Rialto Bridge

S. Calatrava's Constitution bridge

The Canal Grande under the Ponte della Costituzione

The Canal Grande from Papadopoli's Gardens

The Canal Grande seen from the Cà d'Oro

...from the Rialto bridge

...from the Accademia bridge
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Il Canal Grande

           

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Rialto Bridge


immagine didascalia

S. Calatrava's Constitution bridge


immagine didascalia

The Canal Grande under the Ponte della Costituzione


immagine didascalia

The Canal Grande from Papadopoli's Gardens


immagine didascalia

The Canal Grande seen from the Cà d'Oro


immagine didascalia

...from the Rialto bridge


immagine didascalia

...from the Accademia bridge


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The Canal Grande

The Canal Grande  (or Canalazzo, as the Venetians affectionately call it) is a natural canal formed over the centuries by the trench created by an old river running into the sea and the flood tide. It is about 3800 metres long and 5 metres deep, while its width varies from 30 to 70 metres.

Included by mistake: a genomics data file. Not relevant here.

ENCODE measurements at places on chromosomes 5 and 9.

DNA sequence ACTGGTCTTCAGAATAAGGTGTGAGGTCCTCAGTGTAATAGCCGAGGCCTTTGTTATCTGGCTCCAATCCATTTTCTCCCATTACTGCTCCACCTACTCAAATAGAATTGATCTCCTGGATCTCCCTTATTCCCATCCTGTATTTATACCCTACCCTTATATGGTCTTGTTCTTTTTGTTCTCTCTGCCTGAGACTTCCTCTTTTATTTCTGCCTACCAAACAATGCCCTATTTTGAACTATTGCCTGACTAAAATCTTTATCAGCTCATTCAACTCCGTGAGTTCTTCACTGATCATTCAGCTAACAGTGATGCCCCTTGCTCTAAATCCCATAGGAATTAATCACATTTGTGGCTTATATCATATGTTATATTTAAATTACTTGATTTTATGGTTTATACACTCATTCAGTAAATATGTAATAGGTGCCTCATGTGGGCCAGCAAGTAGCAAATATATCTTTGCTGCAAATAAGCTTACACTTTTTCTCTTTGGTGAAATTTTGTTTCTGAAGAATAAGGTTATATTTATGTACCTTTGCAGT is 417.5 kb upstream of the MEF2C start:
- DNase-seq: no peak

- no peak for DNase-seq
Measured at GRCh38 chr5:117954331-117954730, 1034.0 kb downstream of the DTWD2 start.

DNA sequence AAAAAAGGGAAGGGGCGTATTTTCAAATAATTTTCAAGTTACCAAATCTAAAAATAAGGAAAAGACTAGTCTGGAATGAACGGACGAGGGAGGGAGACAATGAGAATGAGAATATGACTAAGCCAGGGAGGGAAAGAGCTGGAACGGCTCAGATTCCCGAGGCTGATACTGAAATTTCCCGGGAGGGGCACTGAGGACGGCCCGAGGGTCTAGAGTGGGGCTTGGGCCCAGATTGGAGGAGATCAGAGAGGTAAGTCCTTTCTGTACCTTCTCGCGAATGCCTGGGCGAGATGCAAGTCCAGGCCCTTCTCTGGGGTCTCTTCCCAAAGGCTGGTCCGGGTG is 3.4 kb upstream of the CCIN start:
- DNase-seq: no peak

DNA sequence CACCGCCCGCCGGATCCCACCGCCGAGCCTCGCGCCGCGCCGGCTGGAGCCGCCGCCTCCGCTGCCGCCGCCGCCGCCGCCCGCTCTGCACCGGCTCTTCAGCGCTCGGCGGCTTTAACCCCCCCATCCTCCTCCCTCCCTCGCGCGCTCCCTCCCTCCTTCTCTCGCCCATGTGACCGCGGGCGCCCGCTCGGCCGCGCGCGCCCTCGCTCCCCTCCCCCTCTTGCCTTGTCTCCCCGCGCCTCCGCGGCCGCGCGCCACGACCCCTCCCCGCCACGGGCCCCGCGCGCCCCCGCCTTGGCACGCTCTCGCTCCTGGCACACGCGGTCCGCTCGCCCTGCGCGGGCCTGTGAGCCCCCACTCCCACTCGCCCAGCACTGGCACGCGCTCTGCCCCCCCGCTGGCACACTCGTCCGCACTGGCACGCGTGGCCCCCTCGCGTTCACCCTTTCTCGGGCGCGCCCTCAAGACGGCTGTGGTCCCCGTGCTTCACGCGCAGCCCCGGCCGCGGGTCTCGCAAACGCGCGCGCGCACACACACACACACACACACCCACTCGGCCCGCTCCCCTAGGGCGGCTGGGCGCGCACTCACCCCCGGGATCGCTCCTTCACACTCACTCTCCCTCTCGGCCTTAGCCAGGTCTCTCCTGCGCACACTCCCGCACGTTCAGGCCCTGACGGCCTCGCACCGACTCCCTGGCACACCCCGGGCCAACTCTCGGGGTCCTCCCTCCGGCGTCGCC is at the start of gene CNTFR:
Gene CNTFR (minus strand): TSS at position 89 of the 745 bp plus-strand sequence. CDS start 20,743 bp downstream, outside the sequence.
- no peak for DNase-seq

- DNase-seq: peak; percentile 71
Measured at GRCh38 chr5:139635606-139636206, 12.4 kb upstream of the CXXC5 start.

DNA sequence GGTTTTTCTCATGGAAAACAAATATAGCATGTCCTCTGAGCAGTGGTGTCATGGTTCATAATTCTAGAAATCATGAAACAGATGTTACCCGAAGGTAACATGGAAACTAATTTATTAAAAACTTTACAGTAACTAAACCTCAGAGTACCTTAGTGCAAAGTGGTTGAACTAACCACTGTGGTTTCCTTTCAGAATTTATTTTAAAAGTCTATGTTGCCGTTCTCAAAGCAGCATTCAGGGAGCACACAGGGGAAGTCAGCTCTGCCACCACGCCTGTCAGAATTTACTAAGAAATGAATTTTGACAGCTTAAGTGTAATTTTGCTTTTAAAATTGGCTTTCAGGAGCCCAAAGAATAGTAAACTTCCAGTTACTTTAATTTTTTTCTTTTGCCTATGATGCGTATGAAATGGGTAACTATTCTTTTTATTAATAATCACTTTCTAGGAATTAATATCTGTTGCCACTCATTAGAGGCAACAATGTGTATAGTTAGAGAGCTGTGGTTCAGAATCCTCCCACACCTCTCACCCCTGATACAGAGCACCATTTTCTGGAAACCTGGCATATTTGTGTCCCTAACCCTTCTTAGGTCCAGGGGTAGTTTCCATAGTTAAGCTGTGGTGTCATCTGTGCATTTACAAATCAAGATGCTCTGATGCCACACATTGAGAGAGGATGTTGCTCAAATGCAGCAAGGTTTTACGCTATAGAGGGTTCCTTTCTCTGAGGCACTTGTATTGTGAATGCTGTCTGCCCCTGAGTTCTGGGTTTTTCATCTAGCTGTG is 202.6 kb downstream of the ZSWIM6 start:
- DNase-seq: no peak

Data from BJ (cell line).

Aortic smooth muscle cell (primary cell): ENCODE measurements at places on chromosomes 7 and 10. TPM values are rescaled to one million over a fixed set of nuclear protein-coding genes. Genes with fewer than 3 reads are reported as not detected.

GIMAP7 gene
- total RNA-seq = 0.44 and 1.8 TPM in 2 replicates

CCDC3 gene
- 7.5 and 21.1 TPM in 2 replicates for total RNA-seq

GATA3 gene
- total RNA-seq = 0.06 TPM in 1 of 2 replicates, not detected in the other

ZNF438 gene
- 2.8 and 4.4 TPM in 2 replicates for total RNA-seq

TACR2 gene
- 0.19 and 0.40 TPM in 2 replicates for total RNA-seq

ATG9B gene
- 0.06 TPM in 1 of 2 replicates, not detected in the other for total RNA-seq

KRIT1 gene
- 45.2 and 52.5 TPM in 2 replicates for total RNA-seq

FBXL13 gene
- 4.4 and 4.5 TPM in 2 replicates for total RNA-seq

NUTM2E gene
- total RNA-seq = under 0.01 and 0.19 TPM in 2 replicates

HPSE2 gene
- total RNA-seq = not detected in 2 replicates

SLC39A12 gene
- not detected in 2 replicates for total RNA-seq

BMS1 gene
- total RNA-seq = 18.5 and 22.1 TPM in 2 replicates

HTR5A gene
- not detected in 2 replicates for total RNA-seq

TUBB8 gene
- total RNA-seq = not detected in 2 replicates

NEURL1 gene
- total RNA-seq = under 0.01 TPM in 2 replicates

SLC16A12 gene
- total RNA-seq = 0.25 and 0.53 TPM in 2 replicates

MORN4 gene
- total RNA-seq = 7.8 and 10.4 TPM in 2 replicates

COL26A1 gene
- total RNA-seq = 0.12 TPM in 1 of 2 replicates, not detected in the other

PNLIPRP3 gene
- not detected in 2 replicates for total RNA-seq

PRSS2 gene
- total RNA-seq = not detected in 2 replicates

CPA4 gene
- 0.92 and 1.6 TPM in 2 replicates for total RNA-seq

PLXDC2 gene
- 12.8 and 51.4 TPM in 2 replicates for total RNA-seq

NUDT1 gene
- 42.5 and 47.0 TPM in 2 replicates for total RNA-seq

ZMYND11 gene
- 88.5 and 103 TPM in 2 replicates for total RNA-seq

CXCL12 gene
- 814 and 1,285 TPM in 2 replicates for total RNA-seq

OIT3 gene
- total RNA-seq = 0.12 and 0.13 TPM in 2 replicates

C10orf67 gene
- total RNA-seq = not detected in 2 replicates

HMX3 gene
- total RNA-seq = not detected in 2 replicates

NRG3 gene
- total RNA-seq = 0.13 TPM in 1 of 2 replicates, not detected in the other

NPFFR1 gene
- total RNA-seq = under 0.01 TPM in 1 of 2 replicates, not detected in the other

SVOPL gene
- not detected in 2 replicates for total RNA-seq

The “S” shaped Canal Grande divides the city of Venice into two. Originally it was used like a portuale harbour for goods arriving by sea to be sold at the Rialto market.
A vital centre for the State’s trade  until the Middle Ages, the Canal Grande gradually became the favoured position for the rich merchants and nobles to build their Palaces.

A trip today along the Canal Grande by “vaporetto” (water-bus) or gondola is an spectacular experience, letting one relive the whole history) of the Serenissima.
In fact, starting from the North-East at Piazzale Roma and the railway station, both sides of the canal are flanked by splendid palaces and buildings, such as Palazzo Labia, the Fondaco dei Turchi, the Deposito del MegioCa’ Vendramin CalergiCa’ TronCà Pesaro, the Ca' d'oroCà Da MostoFabbriche Nuove of Rialto, the Fondaco dei Tedeschi, Riva del VinCa’ GrimaniPalazzo PisaniCa' FoscariPalazzo GrassiCa' Rezzonico, as well as various churches, such as S. MarcuolaSan StaeSanta Maria della Salute.

With its four bridges, the most famous being the Rialto Bridge, Canal Grande is still the main waterway in Venice, where many of the traditional Venetian ceremonies and festivities take place, such as the Historic Regatta.

Today’s huge increase in tourism and, needless to say, motor boats mean that several problems now afflict the Canal Grande, such as high levels of pollution and surging long wave (“onda lunga”).


1600 - 1700  -   - rev. 0.1.16

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